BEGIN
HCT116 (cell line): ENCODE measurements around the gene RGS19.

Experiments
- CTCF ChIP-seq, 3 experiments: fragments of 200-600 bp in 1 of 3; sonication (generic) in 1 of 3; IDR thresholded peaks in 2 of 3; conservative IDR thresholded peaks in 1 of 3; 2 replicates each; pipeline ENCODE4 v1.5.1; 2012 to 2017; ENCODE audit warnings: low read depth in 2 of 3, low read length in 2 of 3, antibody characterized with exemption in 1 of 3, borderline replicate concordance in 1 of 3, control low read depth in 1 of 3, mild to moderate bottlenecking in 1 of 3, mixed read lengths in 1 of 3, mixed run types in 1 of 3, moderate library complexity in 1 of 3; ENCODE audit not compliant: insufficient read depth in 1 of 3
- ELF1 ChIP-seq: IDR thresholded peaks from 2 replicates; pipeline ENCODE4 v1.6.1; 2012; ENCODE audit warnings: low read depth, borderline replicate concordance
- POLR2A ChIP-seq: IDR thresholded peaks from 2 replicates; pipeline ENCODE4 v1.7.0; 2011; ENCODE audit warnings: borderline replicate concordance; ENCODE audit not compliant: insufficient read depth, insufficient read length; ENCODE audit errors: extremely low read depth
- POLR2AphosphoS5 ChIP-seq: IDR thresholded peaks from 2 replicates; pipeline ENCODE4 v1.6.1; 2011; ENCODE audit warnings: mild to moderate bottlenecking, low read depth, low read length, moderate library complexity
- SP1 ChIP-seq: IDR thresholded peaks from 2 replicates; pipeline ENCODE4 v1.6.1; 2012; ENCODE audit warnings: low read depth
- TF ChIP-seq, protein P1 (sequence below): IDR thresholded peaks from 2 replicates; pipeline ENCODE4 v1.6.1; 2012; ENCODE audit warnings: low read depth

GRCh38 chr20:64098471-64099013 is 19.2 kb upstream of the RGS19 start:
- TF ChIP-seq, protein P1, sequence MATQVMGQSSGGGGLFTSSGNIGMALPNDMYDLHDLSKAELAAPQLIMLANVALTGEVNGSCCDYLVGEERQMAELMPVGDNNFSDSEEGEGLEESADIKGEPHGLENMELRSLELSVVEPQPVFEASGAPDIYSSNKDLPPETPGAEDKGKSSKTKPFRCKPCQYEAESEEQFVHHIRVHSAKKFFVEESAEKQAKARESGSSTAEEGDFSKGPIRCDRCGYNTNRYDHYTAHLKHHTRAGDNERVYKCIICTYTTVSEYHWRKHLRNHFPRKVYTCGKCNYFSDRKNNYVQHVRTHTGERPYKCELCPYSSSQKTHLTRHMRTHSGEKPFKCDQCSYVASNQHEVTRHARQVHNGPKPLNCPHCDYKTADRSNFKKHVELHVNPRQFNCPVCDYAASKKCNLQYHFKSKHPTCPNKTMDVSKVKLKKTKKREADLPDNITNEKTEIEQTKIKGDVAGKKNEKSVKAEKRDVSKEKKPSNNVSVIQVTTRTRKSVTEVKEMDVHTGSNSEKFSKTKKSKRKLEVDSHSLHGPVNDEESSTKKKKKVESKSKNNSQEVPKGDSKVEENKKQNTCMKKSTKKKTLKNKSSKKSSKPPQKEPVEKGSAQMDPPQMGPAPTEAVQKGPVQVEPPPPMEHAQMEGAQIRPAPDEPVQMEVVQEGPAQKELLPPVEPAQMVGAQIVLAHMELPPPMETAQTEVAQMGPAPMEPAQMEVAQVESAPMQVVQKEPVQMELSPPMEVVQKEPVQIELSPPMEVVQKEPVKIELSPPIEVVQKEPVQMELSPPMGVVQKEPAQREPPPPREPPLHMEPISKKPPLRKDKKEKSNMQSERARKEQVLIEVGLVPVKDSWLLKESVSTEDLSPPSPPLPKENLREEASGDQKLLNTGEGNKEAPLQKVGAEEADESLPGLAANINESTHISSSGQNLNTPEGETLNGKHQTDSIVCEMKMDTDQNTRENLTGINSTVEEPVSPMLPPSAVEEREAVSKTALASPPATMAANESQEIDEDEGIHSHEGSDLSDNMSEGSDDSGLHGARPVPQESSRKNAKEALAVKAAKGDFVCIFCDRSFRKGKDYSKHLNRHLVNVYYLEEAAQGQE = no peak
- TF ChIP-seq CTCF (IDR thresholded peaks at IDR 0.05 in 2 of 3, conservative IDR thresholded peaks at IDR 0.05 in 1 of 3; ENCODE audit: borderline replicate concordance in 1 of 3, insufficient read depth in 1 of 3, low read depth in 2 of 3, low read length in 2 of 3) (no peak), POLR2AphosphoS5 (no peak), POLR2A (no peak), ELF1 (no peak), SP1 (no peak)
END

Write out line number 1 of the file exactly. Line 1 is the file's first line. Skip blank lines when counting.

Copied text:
HCT116 (cell line): ENCODE measurements around the gene RGS19.